Backfeed, AKA Reverse Syndication
Getting Feedback Back
So you've syndicated clones of your data out to Twitter, Facebook, Flickr, Openphoto, Tumblr, etc. But what happens when people on those other networks comment/like/otherwise respond?
Types of Response
- Comments/replies/notes - basic textual commenting
- Favourites/likes - primitive 'positive feedback' type
- Mention - A reference to the content that is perhaps not in direct reply to it
- E.G. a 'share', 'bookmark'
- Is this sufficiently different?
Some APIs have better functionality for this than others:
- Unreliable, undocumented, unofficial 'related_results' endpoint.
- Could the search API be used?
- Only returns recent results
- How else to get responses from Twitter?
- I syndicate my posts out to Twitter and then have a cronjob that polls the replies/mentions (authenticated) API endpoint to pull in responses -- singpolyma 12:44, 12 June 2012 (PDT)
- Extremely slow API, so caching/async likely to be required to avoid vexation
- OBJECT_ID/likes connection
- OBJECT_ID/comments connection
- Returns extremely unclear failed results for API calls to posts by under-18s
- This is bloody annoying for us minors. It's more "bothersome" than "protecting" -- barnabywalters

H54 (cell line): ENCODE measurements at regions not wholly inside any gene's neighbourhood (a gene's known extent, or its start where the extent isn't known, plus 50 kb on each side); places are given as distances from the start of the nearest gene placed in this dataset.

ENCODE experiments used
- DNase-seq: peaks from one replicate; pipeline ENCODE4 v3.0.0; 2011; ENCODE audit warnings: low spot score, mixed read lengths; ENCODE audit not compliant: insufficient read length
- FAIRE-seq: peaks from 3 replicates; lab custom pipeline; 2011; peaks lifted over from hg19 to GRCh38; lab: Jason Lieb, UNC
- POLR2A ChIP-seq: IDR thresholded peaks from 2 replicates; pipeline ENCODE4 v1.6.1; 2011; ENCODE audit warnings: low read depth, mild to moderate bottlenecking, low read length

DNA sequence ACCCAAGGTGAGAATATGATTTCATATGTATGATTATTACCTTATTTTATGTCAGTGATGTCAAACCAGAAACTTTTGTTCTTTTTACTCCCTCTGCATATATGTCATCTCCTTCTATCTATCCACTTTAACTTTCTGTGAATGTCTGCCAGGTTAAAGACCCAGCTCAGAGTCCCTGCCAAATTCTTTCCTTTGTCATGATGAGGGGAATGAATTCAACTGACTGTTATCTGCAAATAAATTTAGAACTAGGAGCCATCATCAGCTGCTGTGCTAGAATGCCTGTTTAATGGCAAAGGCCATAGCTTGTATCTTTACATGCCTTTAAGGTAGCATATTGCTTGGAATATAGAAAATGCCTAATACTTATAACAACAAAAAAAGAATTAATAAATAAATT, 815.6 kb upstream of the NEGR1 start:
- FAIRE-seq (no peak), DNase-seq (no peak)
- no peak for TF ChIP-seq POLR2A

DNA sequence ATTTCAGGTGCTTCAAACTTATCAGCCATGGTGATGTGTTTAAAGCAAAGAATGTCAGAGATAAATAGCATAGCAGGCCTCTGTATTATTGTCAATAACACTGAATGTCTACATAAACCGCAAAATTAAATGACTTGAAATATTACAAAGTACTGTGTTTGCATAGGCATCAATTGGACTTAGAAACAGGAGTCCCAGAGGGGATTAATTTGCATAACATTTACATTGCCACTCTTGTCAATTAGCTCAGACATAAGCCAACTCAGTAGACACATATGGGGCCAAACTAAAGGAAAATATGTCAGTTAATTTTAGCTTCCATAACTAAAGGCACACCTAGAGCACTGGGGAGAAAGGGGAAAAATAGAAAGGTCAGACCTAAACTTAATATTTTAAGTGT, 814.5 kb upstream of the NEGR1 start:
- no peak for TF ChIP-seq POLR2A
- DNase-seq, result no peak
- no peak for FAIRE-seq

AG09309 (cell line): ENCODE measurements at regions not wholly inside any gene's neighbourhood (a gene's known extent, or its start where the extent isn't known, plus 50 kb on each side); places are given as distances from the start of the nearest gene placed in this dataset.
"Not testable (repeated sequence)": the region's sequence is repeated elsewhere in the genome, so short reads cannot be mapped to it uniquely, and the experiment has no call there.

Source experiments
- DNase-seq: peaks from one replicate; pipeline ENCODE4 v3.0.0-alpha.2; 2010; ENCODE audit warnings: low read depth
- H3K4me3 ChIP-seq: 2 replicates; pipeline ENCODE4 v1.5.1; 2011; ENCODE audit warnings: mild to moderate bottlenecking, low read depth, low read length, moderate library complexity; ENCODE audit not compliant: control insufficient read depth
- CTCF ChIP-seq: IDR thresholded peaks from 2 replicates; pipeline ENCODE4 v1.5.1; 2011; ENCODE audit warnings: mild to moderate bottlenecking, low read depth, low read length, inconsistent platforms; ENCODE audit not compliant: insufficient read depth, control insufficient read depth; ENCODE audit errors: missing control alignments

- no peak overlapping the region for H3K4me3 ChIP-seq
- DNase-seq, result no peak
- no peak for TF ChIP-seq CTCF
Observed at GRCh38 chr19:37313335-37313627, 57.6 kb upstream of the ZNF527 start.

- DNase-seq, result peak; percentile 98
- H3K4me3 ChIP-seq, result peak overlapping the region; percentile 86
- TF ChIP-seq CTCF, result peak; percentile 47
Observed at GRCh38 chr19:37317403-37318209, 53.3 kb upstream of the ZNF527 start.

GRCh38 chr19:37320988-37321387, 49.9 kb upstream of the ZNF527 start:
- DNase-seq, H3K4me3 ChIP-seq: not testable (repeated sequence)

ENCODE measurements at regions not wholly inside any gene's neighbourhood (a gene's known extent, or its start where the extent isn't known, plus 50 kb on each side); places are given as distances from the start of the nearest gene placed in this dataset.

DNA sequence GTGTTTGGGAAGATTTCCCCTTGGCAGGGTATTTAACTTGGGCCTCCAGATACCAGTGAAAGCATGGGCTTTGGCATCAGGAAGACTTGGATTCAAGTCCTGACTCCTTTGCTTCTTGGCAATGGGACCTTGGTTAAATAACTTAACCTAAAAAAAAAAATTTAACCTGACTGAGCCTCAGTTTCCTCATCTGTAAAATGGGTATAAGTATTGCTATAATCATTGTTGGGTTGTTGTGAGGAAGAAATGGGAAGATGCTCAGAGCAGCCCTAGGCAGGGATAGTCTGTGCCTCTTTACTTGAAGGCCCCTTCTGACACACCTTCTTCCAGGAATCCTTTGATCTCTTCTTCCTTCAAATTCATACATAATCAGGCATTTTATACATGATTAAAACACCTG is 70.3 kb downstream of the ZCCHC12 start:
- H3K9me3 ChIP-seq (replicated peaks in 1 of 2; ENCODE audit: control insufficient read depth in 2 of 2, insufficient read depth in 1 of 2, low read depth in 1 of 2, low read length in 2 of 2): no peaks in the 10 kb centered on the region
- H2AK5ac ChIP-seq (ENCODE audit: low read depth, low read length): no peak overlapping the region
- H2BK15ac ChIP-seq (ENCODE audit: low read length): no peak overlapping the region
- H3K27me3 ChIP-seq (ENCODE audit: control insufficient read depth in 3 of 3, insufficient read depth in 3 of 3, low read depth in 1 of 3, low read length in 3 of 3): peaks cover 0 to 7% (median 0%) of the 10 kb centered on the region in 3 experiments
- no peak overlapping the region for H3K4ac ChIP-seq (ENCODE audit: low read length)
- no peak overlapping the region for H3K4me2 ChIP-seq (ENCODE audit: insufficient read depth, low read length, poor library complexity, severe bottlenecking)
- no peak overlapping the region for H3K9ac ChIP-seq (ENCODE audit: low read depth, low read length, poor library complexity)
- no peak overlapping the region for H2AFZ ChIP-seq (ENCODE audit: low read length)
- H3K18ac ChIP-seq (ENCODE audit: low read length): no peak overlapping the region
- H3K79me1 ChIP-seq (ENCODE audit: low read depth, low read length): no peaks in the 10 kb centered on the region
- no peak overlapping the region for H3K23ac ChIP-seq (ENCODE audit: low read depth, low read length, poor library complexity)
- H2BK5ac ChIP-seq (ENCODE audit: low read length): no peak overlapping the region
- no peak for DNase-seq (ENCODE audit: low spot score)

- Anything else?
- How best to represent external users?
- Facebook URI (not preferable)
- Can we grab their personal URI from their profile?
- Detect comments from originating user?
Do these responses belong on your indie page, at the original source of the content?
- barnabywalters: IMO yes. It pulls responses to your content in from across the web. It is preferable to storing user comments in your own space for many reasons:
- Legal implications
- Gives people a choice about where to host their replies
- Anyone else?
To Rely or Not to Rely
There are plenty of reasons not to store user responses on your personal site.
Generic, open systems such as pingback are preferable to backfeed from closed silos (although open response systems are another discussion entirely). Advantages of backfeed:
- Enhanced UX (debatable depending on service used)
- Ease of use, low barrier of entry
- pingback protocol - currently implemented by most major blogging platforms, i.e. Wordpress, and available as a standalone project to use on non-Wordpress sites
- Salmon protocol
- Juvia - a commenting system you can install on your own server similar to Disqus and Intense Debate